It was the selfie that set Leimert Park talking.
There was DeMille Halliburton, his arm outstretched in the foreground, shooting a photo of the Saturday running group the African American entertainment industry insurer has long organized.
Behind him stood eight white neighbors, smiling under a sunny sky, a few holding on to their dogs’ leashes. Tucked in the very back were two black runners.
The photo Halliburton uploaded that day in October set off a storm of debate in Leimert Park, a middle-class, traditionally African American neighborhood.
The photo generated numerous comments on social media, with many expressing concerns about what they saw as the neighborhood’s changing demographics. For some blacks, the photo was a symbol of how they were losing clout in the neighborhood amid rising home values.
Los Angeles’ African American population has been declining for more than two decades. Latinos now make up the majority in many working-class South L.A. neighborhoods. Leimert Park, nestled at the foot of the Baldwin Hills, has long been home to many of L.A’s African American elites.
“It’s almost like Leimert Park is the last battleground,” said Earl Ofari Hutchinson, president of the Los Angeles Urban Policy Roundtable. “It’s the last piece of turf that African Americans can really call and really feel is their home. At this point in time, it’s being encroached upon.”
The running club photo does not exactly reflect the district’s demographics.
Today, Leimert Park continues to have one of the highest concentrations of black people in the city — 70%, down from the height of the 83% in the 1980s. White families currently make up about 2% of the neighborhood, a statistic in sharp contrast to the fleeting moment captured by Halliburton’s photograph.
Halliburton said he was jogging with a neighbor last year at Leimert Park Village when a black man said loud enough for them to hear, “Get out of my neighborhood.”
The missive was directed at Halliburton’s neighbor, who is white.
Halliburton stopped, flabbergasted, and said, “Excuse me. This is our neighborhood too.”
The man went silent, Halliburton said.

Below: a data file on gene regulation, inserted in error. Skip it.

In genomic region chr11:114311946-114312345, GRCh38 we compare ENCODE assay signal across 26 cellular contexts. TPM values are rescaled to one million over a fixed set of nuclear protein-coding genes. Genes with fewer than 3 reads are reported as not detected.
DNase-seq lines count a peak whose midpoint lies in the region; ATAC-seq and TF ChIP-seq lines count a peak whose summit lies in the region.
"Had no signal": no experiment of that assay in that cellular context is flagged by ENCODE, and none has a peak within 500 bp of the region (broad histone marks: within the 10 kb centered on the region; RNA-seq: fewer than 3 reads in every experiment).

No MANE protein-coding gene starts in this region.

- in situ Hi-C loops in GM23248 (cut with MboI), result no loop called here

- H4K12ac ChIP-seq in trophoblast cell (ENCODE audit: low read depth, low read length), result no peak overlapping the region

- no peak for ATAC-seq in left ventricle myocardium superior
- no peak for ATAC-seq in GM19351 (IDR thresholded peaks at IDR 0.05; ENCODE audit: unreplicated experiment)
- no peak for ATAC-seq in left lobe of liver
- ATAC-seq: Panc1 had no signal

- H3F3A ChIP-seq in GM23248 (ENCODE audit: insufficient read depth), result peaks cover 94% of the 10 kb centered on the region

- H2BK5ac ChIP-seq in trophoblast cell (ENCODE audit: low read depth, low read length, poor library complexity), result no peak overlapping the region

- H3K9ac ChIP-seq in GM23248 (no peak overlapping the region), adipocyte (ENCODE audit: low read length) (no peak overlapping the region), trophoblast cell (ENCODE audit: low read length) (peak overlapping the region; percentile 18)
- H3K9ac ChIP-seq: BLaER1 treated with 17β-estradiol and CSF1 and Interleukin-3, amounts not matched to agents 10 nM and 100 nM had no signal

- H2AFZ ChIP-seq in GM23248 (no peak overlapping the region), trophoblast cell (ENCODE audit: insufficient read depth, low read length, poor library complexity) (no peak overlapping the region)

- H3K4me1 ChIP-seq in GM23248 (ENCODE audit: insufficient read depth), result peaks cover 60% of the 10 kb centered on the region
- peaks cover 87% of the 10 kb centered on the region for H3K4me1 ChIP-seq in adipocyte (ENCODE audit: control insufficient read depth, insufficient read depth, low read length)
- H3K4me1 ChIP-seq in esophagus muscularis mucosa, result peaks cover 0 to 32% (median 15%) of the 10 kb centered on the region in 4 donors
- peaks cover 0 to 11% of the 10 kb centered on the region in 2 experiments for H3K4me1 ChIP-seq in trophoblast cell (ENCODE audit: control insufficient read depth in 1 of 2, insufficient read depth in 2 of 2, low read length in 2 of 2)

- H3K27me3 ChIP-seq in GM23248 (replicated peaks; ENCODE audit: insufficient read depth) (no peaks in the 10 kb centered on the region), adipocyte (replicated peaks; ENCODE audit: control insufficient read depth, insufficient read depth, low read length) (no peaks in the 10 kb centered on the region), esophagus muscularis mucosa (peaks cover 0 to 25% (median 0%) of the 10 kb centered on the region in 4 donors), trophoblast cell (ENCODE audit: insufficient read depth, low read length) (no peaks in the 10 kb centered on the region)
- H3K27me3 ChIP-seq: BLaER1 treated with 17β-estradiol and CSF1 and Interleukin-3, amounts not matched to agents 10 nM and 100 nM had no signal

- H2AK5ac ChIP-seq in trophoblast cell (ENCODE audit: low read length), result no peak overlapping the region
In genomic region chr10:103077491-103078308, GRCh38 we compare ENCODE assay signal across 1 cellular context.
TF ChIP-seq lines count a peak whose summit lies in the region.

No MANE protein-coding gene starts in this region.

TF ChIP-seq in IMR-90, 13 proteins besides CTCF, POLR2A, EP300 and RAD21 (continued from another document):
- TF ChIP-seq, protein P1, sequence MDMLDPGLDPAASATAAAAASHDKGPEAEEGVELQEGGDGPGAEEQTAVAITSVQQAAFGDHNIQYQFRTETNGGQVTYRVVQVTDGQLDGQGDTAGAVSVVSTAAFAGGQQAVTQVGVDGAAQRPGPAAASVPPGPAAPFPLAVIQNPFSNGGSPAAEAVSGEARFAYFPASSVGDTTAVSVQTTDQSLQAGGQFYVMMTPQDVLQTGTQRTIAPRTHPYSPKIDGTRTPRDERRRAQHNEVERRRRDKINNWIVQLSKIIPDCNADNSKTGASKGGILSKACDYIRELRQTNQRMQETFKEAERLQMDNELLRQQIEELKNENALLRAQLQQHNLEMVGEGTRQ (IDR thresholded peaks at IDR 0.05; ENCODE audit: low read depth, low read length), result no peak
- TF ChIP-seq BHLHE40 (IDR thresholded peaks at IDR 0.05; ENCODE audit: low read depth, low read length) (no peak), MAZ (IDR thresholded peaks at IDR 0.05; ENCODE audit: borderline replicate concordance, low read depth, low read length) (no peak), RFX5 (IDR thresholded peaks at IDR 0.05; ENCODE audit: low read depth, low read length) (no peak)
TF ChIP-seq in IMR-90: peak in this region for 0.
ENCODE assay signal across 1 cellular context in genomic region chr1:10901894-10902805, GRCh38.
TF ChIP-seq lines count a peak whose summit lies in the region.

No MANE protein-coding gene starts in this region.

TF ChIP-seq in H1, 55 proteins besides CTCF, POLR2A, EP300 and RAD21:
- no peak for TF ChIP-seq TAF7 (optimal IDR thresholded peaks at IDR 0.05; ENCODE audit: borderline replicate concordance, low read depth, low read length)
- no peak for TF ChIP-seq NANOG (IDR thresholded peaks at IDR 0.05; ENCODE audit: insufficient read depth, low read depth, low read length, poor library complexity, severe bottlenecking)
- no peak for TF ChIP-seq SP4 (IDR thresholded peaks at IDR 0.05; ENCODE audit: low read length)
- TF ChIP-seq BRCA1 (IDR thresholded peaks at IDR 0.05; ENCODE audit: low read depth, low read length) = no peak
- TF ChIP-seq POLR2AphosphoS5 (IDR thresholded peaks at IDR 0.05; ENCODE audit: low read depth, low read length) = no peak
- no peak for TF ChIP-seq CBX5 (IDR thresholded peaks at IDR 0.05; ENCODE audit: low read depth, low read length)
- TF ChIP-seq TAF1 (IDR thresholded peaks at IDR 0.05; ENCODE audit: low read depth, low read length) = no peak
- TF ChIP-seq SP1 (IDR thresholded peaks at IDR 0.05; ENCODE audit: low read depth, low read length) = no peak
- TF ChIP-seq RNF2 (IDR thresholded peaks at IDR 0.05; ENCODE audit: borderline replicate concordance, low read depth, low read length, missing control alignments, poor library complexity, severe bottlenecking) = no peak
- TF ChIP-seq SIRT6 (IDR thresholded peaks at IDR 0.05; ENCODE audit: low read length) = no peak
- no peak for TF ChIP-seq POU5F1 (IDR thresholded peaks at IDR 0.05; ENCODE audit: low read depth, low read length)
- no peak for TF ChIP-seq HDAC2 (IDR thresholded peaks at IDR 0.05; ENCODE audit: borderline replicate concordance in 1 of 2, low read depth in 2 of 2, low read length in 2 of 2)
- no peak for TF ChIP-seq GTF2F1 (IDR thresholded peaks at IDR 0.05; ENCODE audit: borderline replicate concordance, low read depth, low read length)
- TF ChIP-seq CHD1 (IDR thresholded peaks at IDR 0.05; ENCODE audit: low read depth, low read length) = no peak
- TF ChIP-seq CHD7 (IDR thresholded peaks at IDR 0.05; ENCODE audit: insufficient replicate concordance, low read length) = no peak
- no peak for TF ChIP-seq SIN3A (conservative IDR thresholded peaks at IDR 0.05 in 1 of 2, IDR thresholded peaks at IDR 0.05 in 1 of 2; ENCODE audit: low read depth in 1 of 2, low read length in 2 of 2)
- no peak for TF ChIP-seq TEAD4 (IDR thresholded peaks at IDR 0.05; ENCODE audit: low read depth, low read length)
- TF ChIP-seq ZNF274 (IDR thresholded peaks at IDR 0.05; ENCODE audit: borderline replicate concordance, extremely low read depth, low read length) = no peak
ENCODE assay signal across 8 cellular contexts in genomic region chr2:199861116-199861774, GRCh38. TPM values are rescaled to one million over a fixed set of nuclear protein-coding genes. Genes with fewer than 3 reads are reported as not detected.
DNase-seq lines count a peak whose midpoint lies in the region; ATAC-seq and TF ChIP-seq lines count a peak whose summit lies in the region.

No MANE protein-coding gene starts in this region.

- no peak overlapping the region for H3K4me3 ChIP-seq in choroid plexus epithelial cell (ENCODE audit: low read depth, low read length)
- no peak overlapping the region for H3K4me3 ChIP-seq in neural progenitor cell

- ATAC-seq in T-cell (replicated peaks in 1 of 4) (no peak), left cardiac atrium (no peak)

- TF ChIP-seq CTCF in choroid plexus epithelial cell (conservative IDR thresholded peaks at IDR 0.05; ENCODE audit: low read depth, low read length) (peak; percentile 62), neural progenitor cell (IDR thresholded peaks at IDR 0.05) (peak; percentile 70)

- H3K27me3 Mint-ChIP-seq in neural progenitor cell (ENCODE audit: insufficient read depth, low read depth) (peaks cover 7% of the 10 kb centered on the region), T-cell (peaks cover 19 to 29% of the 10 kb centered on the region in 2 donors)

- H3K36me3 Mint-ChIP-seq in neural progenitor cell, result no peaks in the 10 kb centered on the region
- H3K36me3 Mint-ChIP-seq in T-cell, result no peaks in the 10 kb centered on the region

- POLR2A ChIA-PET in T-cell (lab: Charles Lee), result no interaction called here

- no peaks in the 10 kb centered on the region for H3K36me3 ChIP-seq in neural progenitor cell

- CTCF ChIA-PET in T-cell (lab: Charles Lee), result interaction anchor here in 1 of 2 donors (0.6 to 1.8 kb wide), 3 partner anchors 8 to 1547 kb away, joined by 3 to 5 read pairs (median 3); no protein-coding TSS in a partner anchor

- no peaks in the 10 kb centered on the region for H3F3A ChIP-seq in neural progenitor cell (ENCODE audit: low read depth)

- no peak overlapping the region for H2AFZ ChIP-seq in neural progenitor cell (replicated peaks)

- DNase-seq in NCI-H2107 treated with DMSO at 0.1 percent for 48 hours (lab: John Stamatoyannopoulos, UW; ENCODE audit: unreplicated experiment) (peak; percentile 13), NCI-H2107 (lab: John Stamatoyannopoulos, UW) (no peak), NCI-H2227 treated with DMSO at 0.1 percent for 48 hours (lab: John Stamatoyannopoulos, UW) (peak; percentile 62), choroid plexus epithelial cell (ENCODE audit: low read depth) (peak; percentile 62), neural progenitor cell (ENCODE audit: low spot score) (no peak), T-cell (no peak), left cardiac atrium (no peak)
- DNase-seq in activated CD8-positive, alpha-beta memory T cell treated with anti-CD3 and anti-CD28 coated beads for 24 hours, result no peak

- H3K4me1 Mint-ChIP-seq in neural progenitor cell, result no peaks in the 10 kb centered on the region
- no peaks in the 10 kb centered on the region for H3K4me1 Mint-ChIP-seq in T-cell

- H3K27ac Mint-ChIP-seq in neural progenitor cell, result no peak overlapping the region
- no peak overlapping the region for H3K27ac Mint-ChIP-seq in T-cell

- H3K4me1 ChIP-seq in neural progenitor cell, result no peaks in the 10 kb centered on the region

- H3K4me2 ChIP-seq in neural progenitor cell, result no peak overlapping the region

“There are some real fears and anxieties about losing what people think they have,” said Halliburton, who added that he has been called an “Uncle Tom” and a “sellout” for “chum[ming] with the white folks.”
Halliburton found himself embarrassed, and in an unexpected position of having to comfort his white neighbor.
Carl Pfirman, a recent arrival to Leimert Park who is white, said he has experienced similar hostile confrontations at Leimert Park Village and now skips that loop during the weekly run. He joined the running club, which now also welcomes walkers, in part because he wanted to be a good neighbor. But Pfirman said he was surprised by the uproar over the photo.
“I was pretty upset,” he said. “I don’t want to change the flavor of the neighborhood. I see my face there and I don’t want to be part of that, but I am. We need to talk. I don’t know what’s the solution.”
The neighborhood was not always a haven for blacks. Up until the 1950s, the area was occupied by white families.
But they fled as black residents moved in.
Tens of thousands of whites left Leimert Park, Baldwin Hills and other South Los Angeles neighborhoods. The first wave left in the years after the Supreme Court invalidated white-only real estate covenants in 1948. Then another, larger exodus happened after the 1965 Watts riots.
The 1992 riots further battered Leimert Park. But in recent years, it has begun to see better times, and with that has come a growing sense of pride among black residents.
The uproar over the photos has spilled over into packed community rooms where residents have candid conversations about gentrification and try to brainstorm ways to preserve the character of their neighborhood.
And the running group grew bigger and stronger. More people are coming out to join the club and Halliburton, the group’s leader, said it was adding a weekday meet-up.
After the group’s runs, they meet at a Starbucks for frank conversation. On a recent Saturday, the members of the club talked about things like police use of force, politics and socioeconomic factors that have historically placed blacks at a disadvantage for acquiring wealth.
As he usually does during these talks, Pfirman leaned in and listened.